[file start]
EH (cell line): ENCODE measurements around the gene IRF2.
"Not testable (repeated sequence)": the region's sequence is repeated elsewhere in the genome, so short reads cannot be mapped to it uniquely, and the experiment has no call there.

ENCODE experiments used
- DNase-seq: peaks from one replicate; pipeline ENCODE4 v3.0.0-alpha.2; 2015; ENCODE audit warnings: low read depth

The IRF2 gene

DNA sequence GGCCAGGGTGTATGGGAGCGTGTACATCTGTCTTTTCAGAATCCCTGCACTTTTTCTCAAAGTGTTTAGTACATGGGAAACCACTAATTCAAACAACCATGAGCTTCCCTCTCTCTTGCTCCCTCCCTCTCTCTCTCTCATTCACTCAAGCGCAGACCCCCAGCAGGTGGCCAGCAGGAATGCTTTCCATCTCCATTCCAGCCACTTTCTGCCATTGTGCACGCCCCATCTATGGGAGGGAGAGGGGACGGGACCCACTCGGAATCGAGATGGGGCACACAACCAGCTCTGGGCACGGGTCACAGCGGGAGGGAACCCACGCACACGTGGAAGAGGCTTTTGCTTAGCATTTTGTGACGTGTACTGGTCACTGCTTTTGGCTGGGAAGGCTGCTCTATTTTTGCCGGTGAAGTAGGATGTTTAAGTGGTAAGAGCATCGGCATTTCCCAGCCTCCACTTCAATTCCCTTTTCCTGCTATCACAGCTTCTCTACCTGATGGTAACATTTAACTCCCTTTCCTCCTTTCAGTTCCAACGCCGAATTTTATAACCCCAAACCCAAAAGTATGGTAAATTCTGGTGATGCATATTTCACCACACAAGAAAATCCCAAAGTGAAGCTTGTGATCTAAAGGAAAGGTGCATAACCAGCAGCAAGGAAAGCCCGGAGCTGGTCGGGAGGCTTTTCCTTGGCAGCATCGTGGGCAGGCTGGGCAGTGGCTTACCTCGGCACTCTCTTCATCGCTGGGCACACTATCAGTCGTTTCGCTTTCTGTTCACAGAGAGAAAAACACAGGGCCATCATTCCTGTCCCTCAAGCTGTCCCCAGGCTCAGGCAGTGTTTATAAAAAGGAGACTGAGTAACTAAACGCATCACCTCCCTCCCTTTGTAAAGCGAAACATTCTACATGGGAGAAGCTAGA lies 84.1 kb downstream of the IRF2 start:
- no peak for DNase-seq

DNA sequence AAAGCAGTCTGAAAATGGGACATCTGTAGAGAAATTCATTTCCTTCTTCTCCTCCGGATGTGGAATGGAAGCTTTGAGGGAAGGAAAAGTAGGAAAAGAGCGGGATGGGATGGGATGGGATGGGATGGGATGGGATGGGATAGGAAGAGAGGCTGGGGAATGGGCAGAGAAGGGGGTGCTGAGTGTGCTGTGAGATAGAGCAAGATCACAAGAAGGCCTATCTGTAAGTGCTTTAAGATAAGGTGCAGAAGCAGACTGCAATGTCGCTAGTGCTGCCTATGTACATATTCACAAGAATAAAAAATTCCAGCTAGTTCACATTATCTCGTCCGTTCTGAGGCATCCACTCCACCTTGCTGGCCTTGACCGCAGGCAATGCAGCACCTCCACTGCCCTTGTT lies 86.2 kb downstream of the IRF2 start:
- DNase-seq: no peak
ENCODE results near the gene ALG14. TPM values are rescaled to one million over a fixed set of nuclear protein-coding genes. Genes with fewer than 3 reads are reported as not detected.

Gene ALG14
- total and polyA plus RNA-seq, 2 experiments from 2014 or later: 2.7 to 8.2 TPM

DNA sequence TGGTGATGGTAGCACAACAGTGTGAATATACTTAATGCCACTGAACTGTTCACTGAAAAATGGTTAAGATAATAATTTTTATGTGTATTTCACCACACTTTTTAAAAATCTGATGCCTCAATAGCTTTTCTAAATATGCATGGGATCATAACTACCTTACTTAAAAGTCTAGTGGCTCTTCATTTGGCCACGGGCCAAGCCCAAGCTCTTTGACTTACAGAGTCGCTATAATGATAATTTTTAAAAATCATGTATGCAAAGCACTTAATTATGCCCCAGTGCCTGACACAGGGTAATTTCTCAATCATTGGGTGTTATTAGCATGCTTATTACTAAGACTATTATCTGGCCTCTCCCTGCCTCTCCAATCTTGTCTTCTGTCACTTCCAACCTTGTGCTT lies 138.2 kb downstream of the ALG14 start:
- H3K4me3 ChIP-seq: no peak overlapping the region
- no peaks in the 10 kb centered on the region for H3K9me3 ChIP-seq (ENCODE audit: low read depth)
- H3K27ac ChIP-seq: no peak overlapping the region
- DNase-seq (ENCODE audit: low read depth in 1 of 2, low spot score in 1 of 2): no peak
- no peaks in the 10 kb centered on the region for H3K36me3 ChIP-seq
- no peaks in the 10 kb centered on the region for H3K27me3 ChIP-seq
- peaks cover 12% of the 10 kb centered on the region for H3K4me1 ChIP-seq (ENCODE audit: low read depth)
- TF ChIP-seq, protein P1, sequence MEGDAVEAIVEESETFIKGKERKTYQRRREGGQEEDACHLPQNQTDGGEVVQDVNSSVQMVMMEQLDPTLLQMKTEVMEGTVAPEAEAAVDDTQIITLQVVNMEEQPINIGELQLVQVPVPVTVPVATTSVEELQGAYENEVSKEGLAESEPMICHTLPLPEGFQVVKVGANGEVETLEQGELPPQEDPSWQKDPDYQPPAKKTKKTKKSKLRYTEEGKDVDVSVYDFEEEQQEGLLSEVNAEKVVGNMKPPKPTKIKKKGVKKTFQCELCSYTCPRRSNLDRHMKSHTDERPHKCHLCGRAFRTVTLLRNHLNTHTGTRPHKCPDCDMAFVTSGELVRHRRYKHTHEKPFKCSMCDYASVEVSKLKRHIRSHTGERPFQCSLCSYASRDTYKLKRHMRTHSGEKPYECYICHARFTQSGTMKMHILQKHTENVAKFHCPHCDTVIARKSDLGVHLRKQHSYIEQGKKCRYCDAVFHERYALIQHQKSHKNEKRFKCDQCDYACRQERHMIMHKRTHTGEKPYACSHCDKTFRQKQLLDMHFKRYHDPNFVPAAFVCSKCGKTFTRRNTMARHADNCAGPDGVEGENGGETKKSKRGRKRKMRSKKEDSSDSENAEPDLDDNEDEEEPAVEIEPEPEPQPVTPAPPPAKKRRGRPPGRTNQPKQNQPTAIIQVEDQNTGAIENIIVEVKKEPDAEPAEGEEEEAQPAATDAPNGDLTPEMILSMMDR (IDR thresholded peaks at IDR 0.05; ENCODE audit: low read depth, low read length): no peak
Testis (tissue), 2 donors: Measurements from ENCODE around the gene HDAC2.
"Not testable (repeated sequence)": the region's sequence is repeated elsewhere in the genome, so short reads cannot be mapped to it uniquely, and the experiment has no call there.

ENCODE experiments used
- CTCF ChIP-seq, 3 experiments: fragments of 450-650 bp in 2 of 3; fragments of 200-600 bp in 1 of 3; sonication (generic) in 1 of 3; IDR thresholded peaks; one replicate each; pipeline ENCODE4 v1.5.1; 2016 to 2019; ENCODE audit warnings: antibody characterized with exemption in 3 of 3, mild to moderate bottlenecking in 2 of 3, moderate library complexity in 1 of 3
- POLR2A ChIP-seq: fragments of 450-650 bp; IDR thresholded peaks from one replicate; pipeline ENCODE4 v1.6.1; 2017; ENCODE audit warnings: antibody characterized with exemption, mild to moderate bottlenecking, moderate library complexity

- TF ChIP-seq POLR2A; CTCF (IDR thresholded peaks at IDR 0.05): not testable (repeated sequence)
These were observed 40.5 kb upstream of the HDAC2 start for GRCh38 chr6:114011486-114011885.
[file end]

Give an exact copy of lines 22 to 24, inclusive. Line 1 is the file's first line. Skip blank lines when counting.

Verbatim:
Testis (tissue), 2 donors: Measurements from ENCODE around the gene HDAC2.
"Not testable (repeated sequence)": the region's sequence is repeated elsewhere in the genome, so short reads cannot be mapped to it uniquely, and the experiment has no call there.

ENCODE experiments used